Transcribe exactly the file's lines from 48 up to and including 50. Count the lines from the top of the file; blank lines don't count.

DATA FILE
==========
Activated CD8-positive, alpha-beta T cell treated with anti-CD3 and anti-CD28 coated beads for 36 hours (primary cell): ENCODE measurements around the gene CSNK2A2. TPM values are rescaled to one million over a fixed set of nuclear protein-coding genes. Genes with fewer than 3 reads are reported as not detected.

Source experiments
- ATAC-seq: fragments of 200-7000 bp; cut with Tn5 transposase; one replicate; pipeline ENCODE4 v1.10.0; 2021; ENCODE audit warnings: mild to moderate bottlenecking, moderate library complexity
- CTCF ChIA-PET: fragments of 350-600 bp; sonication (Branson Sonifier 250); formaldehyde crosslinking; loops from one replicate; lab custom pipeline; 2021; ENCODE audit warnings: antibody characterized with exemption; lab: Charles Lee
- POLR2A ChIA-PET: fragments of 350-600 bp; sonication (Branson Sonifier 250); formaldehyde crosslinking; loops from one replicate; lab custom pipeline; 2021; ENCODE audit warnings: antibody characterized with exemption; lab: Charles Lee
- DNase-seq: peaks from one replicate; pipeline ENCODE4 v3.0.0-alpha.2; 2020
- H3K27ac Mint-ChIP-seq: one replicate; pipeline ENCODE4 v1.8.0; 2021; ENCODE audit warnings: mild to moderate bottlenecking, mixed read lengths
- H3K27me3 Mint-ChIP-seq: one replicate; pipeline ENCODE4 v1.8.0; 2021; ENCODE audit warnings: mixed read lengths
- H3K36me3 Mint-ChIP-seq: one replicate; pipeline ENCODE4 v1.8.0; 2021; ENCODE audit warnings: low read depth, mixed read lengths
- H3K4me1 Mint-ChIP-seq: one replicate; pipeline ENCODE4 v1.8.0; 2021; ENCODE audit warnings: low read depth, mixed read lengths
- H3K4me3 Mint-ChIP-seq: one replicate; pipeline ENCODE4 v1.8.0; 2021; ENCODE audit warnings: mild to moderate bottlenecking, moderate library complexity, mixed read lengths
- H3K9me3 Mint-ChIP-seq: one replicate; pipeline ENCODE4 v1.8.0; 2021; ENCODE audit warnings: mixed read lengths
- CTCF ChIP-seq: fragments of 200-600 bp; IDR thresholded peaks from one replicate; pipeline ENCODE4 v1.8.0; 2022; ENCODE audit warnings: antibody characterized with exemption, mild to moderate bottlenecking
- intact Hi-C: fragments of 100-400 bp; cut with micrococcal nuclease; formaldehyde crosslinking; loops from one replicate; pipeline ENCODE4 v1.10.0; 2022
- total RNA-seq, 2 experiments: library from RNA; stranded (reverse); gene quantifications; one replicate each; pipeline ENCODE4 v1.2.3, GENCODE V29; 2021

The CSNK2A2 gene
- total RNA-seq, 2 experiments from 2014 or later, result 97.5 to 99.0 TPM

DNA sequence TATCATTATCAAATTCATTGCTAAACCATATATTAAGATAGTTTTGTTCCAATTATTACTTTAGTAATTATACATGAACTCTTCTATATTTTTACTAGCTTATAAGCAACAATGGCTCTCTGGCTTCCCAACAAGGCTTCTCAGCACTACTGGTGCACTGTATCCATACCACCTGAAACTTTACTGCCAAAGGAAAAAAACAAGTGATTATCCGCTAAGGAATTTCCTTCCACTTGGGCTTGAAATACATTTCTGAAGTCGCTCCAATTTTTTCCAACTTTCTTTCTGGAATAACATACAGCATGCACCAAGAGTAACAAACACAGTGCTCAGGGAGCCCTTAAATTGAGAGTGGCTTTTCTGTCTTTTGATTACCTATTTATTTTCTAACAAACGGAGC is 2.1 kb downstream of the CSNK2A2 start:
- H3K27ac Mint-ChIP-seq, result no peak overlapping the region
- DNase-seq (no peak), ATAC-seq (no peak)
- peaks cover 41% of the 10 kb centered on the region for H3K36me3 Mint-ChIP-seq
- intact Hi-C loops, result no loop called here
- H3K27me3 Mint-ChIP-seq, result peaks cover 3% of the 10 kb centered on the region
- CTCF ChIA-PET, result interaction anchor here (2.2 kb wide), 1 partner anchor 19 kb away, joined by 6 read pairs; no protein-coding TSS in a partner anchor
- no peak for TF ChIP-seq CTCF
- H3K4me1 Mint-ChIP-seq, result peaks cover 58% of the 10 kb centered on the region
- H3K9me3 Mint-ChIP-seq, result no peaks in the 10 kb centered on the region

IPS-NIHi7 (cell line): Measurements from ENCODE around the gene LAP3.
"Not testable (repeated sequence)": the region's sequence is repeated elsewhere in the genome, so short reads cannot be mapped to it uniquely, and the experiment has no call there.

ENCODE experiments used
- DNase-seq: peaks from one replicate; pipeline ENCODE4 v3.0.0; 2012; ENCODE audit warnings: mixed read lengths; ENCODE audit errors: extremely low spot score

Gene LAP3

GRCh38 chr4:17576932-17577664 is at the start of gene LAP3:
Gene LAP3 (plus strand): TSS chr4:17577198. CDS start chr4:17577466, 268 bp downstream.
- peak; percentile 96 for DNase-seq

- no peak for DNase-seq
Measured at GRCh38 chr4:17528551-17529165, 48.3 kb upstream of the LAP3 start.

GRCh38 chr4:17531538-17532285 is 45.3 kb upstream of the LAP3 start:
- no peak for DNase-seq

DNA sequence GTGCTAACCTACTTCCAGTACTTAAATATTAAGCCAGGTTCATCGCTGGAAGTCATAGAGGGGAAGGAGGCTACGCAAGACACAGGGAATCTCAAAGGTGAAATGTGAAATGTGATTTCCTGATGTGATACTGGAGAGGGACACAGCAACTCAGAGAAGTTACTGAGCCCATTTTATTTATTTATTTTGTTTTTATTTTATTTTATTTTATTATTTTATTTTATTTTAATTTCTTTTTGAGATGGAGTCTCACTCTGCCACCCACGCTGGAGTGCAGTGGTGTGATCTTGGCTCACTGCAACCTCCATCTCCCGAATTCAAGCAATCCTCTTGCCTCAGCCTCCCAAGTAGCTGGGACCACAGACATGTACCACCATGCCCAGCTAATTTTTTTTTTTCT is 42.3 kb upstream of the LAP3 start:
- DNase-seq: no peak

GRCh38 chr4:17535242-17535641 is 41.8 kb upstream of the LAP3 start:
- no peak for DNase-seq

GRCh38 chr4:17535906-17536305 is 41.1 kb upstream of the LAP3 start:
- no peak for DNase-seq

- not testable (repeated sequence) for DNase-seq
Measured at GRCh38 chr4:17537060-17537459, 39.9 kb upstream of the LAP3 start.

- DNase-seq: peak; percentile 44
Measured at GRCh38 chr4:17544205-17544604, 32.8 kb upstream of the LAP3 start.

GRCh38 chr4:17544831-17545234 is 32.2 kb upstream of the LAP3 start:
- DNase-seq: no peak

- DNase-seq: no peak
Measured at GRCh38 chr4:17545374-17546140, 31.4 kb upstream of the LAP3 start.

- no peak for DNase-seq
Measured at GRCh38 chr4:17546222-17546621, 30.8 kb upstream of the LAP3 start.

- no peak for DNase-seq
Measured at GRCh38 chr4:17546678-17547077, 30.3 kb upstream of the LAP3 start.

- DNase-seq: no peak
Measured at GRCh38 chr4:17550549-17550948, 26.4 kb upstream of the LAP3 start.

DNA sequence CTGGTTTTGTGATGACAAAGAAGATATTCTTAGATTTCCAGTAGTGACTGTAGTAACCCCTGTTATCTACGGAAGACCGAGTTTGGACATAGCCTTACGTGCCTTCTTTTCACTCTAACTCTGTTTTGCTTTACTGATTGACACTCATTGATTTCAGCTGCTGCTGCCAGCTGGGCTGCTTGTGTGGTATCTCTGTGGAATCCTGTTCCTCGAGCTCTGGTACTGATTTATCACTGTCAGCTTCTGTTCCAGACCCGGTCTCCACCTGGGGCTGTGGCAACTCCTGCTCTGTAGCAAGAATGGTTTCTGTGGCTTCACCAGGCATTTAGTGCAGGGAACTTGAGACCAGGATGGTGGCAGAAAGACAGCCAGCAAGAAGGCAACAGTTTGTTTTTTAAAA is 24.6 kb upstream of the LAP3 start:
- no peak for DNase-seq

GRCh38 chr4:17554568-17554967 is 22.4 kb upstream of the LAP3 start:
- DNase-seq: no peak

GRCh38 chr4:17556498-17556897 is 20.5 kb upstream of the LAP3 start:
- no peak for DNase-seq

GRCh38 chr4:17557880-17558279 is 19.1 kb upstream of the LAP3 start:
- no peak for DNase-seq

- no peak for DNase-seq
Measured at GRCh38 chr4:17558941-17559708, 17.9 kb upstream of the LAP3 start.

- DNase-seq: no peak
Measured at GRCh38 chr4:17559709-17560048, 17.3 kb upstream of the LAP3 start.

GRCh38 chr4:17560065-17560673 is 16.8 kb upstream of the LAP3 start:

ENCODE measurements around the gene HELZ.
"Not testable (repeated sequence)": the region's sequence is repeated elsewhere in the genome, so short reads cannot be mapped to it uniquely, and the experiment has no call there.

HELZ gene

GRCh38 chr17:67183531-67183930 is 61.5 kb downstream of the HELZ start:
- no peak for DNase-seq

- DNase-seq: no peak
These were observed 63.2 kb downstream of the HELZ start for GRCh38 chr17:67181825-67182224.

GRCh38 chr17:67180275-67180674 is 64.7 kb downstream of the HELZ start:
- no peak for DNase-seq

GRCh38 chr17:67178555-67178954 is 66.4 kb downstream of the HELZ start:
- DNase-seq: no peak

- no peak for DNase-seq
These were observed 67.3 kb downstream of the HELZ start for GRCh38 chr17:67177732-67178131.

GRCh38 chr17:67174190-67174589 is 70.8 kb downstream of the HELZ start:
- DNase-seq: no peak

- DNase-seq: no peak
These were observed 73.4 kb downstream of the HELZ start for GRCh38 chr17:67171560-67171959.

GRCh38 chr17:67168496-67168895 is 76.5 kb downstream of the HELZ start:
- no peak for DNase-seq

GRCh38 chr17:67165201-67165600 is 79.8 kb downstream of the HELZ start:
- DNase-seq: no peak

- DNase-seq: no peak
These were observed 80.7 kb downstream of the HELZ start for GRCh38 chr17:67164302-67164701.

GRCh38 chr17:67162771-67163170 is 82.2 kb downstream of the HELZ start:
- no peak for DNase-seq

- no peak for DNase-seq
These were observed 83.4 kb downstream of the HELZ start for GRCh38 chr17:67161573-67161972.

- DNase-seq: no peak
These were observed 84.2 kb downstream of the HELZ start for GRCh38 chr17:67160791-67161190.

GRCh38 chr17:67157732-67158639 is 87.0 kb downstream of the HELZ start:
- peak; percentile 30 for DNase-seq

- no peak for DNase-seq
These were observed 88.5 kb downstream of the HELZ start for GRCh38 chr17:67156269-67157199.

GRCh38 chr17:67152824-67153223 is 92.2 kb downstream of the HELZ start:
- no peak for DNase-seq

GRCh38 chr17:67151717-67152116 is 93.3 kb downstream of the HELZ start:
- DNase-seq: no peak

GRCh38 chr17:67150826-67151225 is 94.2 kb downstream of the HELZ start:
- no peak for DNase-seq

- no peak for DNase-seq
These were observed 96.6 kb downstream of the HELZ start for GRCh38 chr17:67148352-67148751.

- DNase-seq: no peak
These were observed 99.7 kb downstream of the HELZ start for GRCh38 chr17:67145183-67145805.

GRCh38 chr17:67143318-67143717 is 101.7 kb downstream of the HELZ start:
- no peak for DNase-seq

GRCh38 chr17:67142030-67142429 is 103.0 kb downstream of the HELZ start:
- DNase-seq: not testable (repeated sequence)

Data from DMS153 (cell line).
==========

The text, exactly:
- DNase-seq: peak; percentile 44
Measured at GRCh38 chr4:17544205-17544604, 32.8 kb upstream of the LAP3 start.

GRCh38 chr4:17544831-17545234 is 32.2 kb upstream of the LAP3 start: